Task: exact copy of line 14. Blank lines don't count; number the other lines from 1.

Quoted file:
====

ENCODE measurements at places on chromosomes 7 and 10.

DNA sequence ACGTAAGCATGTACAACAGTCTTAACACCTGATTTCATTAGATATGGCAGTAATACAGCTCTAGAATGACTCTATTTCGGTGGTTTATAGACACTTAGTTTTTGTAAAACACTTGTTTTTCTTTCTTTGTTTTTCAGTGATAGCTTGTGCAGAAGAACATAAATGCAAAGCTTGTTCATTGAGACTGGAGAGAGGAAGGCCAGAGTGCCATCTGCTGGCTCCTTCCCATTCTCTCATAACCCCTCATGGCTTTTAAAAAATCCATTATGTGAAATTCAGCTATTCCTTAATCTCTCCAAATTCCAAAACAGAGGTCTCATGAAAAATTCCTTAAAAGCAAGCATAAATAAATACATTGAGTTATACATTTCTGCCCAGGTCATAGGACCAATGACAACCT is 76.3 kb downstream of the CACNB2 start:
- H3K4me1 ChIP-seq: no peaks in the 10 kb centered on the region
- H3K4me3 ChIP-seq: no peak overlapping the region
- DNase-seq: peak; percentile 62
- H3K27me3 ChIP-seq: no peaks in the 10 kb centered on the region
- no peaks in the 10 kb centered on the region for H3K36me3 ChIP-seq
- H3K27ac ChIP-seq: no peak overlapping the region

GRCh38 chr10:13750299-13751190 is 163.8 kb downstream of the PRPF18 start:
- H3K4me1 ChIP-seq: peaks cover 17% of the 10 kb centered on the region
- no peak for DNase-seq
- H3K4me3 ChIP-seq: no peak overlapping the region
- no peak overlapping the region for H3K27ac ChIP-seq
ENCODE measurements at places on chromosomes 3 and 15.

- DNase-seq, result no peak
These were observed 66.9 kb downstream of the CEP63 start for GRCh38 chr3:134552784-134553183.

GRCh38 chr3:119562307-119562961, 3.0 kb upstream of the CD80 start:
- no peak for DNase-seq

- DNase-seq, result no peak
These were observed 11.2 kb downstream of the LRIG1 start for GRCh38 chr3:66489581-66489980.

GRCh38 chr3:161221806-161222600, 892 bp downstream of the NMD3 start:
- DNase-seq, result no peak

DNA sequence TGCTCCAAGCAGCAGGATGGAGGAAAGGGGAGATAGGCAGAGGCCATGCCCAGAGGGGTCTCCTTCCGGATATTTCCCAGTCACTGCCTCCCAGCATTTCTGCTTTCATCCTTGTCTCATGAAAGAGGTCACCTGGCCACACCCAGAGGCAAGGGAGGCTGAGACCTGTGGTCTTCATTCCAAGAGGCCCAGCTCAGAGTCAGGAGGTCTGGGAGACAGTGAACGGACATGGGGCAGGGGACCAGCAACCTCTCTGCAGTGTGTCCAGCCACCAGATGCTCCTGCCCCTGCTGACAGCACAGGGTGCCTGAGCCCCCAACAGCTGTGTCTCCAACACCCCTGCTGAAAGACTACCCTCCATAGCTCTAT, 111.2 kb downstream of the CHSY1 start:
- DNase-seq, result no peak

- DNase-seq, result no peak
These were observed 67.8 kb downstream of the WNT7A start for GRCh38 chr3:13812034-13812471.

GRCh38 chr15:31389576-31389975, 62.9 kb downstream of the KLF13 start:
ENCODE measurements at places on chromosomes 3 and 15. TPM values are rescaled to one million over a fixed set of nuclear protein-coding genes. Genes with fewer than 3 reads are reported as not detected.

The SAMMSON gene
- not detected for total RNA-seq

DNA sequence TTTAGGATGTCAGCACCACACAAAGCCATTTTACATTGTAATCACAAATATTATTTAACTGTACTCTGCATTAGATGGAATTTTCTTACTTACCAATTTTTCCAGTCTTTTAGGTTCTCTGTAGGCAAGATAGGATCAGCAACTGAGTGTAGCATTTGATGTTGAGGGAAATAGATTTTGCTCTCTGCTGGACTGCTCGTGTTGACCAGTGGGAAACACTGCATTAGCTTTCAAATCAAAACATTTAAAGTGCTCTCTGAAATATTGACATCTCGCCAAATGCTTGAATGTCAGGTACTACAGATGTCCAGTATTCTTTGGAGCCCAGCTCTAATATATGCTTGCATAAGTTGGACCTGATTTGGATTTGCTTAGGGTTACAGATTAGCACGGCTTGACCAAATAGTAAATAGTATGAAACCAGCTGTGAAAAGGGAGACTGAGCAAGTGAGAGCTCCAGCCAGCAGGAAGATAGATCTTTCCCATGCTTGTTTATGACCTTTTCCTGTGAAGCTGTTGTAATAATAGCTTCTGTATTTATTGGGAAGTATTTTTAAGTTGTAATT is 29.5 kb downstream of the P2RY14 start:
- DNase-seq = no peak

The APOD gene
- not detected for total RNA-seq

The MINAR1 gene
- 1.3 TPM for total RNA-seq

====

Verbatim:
ENCODE measurements at places on chromosomes 3 and 15.